The causes of species richness patterns among clades

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Two major types of species richness patterns are spatial (e.g. the latitudinal diversity gradient) and clade-based (e.g. the dominance of angiosperms among plants). Studies have debated whether clade-based richness patterns are explained primarily by larger clades having faster rates of species accumulation (speciation minus extinction over time; diversification-rate hypothesis) or by simply being older (clade-age hypothesis). However, these studies typically compared named clades of the same taxonomic rank, such as phyla and families. This study design is potentially biased against the clade-age hypothesis, since clades of the same rank may be more similar in age than randomly selected clades. Here, we analyse the causes of clade-based richness patterns across the tree of life using a large-scale, time-calibrated, species-level phylogeny and random sampling of clades. We find that within major groups of organisms (animals, plants, fungi, bacteria, archaeans), richness patterns are most strongly related to clade age. Nevertheless, weaker relationships with diversification rates are present in animals and plants. These overall results contrast with similar large-scale analyses across life based on named clades, which showed little effect of clade age on richness. More broadly, these results help support the overall importance of time for explaining diverse types of species richness patterns.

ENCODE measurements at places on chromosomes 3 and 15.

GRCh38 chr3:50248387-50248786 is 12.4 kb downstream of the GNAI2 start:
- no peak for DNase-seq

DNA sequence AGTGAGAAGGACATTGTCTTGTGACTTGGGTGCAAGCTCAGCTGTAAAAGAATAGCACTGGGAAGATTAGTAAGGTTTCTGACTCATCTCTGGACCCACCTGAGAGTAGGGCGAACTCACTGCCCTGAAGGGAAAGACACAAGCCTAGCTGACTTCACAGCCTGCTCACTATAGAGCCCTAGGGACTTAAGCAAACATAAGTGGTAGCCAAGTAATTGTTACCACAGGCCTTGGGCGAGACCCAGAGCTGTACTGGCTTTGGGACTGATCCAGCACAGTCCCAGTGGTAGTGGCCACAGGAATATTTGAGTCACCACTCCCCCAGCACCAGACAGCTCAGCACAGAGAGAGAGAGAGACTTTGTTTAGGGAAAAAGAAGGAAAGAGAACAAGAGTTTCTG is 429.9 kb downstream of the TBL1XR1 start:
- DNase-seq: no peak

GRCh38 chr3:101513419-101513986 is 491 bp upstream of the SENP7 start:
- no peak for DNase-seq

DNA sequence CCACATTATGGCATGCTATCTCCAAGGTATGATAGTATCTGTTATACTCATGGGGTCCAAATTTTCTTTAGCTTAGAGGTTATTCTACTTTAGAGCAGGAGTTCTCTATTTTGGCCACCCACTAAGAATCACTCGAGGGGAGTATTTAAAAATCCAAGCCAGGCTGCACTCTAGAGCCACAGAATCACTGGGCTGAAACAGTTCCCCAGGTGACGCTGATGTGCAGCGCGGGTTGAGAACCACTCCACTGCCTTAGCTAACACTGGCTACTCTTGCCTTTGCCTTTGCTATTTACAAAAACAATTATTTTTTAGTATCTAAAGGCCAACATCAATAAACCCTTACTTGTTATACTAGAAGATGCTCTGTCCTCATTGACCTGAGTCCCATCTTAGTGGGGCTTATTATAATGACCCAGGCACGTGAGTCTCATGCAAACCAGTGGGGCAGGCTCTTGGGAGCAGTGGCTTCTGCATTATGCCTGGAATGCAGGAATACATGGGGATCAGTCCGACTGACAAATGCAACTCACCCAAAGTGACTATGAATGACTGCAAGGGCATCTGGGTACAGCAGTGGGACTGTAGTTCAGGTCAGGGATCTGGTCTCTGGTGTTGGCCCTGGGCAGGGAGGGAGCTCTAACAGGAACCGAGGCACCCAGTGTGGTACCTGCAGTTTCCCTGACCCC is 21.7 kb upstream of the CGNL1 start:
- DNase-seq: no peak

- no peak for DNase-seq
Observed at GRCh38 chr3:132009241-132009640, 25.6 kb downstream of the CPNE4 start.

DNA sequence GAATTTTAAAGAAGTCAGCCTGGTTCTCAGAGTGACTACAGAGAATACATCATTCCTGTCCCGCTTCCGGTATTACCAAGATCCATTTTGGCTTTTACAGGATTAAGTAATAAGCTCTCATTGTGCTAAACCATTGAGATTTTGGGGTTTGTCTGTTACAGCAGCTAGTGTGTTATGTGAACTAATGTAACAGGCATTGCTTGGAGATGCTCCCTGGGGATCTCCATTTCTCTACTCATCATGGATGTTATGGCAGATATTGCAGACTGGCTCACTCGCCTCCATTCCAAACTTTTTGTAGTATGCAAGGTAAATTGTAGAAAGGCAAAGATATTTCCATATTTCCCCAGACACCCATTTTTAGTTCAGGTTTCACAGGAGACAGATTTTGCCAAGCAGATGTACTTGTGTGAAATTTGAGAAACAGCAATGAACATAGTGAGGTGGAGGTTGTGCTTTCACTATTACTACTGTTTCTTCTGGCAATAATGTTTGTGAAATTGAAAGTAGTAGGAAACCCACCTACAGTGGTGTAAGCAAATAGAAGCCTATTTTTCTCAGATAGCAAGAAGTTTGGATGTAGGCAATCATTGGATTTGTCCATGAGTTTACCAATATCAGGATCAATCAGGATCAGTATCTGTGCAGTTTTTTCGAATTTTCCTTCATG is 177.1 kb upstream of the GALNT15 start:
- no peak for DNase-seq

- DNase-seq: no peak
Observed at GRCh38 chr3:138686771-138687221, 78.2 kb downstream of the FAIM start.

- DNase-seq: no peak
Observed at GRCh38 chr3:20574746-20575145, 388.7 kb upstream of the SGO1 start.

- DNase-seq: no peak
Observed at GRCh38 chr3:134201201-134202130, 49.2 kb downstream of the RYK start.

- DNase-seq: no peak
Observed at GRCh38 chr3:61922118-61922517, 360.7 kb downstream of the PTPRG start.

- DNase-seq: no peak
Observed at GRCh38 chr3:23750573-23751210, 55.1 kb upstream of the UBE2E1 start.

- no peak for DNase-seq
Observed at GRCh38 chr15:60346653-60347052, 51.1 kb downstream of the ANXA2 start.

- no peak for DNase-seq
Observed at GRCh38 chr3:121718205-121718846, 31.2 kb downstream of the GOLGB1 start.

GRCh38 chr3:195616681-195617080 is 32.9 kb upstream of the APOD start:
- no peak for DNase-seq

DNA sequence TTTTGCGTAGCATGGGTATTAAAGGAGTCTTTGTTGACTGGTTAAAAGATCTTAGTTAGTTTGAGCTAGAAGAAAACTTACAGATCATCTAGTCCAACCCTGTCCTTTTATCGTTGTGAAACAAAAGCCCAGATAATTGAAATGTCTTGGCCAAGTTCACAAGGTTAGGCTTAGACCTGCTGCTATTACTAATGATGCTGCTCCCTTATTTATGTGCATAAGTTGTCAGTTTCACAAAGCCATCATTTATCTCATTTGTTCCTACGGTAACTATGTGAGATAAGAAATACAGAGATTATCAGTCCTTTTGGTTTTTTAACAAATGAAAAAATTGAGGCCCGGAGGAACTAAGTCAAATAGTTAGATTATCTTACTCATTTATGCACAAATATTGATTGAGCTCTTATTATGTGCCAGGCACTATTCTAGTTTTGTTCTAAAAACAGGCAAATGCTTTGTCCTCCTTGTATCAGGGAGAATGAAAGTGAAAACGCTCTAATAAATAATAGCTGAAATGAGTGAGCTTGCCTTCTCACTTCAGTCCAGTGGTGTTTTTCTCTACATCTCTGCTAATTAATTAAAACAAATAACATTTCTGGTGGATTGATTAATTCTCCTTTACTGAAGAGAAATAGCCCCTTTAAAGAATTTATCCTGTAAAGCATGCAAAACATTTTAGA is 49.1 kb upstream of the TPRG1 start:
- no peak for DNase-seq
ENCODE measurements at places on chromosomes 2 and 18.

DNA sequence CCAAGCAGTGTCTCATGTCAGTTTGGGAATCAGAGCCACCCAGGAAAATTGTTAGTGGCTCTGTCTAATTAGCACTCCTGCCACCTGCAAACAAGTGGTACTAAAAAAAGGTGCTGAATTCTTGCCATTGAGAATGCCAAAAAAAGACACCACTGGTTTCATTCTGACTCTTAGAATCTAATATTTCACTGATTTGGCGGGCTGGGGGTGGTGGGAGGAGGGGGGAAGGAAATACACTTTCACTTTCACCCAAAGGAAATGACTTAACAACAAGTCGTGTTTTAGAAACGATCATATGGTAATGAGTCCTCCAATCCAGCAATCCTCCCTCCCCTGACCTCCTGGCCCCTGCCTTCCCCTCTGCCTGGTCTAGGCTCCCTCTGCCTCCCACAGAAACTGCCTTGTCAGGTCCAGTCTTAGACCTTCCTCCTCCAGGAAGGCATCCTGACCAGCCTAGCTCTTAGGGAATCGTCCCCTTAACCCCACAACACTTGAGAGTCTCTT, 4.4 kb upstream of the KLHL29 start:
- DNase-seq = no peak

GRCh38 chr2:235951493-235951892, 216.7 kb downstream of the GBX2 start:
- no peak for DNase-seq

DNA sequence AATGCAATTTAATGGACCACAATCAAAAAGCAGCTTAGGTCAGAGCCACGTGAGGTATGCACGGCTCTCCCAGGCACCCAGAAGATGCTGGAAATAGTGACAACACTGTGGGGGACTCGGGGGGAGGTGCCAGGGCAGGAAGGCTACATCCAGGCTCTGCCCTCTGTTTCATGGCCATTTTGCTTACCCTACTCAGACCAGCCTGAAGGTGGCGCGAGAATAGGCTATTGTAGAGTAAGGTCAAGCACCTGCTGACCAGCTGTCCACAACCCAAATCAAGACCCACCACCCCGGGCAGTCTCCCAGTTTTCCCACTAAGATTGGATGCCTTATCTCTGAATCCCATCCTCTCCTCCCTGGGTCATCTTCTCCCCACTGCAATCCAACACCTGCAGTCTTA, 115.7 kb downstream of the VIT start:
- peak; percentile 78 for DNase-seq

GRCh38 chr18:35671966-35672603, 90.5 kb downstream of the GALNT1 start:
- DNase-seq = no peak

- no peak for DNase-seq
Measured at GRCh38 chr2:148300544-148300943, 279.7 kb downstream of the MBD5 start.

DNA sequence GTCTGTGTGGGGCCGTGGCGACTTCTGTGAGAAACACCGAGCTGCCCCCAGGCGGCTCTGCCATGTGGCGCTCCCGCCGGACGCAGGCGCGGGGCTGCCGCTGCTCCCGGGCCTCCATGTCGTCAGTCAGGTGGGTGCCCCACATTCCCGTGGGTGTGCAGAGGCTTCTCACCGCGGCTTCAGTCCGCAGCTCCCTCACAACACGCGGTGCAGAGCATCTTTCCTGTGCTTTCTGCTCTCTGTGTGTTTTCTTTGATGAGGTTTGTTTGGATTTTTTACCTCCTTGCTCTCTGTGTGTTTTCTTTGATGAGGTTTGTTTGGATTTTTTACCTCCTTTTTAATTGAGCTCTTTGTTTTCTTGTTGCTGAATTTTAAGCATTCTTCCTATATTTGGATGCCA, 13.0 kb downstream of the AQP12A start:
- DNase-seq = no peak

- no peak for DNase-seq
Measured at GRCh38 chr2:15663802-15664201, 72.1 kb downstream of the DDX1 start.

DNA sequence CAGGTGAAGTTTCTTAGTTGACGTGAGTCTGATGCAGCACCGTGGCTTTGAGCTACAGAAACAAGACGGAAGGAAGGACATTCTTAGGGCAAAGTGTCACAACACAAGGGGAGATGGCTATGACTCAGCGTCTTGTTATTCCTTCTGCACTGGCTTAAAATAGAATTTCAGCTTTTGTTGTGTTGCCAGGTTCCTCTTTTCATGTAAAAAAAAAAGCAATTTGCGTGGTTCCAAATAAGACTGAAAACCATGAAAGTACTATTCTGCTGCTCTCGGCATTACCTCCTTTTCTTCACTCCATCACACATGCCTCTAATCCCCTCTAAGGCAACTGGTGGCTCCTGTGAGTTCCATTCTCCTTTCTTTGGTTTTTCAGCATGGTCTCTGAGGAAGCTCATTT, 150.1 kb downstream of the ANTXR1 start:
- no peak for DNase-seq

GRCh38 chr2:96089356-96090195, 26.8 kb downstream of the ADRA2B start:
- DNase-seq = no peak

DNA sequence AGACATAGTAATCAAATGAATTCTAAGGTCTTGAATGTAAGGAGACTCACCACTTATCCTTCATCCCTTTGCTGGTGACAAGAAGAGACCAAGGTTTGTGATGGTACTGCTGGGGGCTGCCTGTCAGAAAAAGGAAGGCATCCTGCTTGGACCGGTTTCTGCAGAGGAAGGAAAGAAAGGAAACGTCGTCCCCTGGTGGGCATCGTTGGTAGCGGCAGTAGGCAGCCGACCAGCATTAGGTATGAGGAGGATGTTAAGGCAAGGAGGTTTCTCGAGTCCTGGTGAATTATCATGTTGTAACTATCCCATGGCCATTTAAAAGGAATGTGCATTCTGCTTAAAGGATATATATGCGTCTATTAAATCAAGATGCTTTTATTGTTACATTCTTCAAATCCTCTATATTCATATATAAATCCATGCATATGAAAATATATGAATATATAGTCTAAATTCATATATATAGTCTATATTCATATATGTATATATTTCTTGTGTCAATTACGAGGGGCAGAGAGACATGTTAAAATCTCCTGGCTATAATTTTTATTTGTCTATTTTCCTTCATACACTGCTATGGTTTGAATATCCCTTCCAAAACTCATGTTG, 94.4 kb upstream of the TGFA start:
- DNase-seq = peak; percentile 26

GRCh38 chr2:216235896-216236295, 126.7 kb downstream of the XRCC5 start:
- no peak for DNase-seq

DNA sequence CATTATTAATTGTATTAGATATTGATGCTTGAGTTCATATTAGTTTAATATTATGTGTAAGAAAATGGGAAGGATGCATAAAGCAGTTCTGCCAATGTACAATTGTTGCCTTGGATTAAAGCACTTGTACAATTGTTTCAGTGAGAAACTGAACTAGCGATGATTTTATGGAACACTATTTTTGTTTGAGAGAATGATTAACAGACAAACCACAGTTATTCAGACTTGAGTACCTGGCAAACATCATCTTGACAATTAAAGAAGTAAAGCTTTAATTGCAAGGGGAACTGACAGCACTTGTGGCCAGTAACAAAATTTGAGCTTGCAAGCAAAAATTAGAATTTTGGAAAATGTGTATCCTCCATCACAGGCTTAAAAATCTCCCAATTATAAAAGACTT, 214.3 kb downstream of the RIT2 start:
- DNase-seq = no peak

Original languageEnglish (US)
Article number20232436
JournalProceedings of the Royal Society B: Biological Sciences
Issue number2015
StatePublished - Jan 24 2024


  • clade age
  • diversification
  • macroevolution
  • phylogeny
  • species richness

ASJC Scopus subject areas

  • General Immunology and Microbiology
  • General Biochemistry, Genetics and Molecular Biology
  • General Environmental Science
  • General Agricultural and Biological Sciences


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